Novelist Walker Percy was a fan of Bruce Springsteen, calling him “my favorite American philosopher.” Percy even wrote a letter to Mr. Springsteen, seeking information about his interest in Flannery O’Connor and his spiritual journey as a baptized Roman Catholic. Percy was also impressed by Mr. Springsteen’s song-writing, seeing the New Jersey native as a sort of American gadfly, who loved his country so much that he pointed out her shortcomings in an effort to call her back to her central principles. “His songs are about America, without hyping the country up and without knocking the country down. He sings of us while singing to us.”
“My work has always been about judging the distance between American reality and the American dream,” Mr. Springsteen has said. The songs listed below reflect the rocker’s vision of America and paint vivid scenes of American life.
10. “Born in the U.S.A.”
An obvious choice, but here is the song as you probably have never heard it. Mr. Springsteen originally recorded the song in its acoustic guise for inclusion on his first solo album, Nebraska, but it did not make it onto the final version of the record. Whereas that version is haunting, the version below, recorded live in Berlin in 1996, is primarily bitter in tone, and all the better for it.
Another unreleased acoustic song by Mr. Springsteen, “Vietnam,” is in many ways—musically and lyrically—a rough draft of “Born in the U.S.A.”
9. “County Fair”
Another song recorded by Mr. Springsteen for Nebraska, but which also failed to appear on the final album, this plaintive ballad evokes the sights and sounds of a dying American institution.
8. “Darlington County”
The narrator and his buddy Wayne drive down from Jersey to Darlington County, looking for work and some fun on the Fourth of July. They tell lies to the pretty girls they meet (“Our Pa’s each own one of the World Trade Centers”) and party it up on the $200 they brought with them; even the fact that Wayne ends up getting “handcuffed to the bumper of a state trooper’s Ford” seems not to dampen the narrator’s high spirits. In recounting the story of two good old boys enjoying the moment on a road trip south, “Darlington County” is pure Americana.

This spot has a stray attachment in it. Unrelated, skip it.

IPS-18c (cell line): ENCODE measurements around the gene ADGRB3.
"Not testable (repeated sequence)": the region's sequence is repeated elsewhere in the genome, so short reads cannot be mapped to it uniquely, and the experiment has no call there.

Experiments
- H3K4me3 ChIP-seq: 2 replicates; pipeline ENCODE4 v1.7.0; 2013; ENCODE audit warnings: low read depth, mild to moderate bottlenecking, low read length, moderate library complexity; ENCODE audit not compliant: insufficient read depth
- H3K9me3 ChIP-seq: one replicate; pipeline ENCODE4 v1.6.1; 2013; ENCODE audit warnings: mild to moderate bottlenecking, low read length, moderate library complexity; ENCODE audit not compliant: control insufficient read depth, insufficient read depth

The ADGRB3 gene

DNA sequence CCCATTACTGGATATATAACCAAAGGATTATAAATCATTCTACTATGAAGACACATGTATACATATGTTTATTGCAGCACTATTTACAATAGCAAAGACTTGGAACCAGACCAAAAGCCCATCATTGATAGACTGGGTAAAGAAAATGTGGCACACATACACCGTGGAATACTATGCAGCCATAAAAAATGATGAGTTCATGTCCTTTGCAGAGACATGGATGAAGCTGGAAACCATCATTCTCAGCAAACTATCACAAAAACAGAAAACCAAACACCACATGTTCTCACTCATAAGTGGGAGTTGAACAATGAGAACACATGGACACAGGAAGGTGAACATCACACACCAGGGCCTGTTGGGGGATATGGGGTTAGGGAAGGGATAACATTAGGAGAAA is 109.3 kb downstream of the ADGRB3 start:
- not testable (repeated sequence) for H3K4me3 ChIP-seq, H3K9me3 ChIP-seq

Writing in the American tradition of the work song, Mr. Springsteen is a master at combining upbeat music with depressing lyrics. The unreleased “Sugarland” is one of his best efforts in this genre. It tells the story of a farming family that can’t get a decent price for their crops; the narrator’s wife is pregnant again, and his father is simply a beaten man who has given up on making the farm profitable. Like many of Mr. Springsteen’s characters, the narrator is driven to desperate measures by the impersonal and uncontrollable forces of the market economy:
Well, if drifting prices don’t get no higher
We’ll fill this duster with gas and set these fields on fire
Sit up on the ridge where the bluebirds fly
And watch the flames rise up against the Sugarland sky
6. “This Hard Land”
Before it was released in 1998 on Tracks, Mr. Springsteen called “This Hard Land” his best song that never made it to one of his albums. It tells the story of two friends struggling to raise crops and cattle in the American Southwest:
Well hey there mister, can you tell me what happened to the seeds I’ve sown
Can you give me a reason, sir, as to why they never grown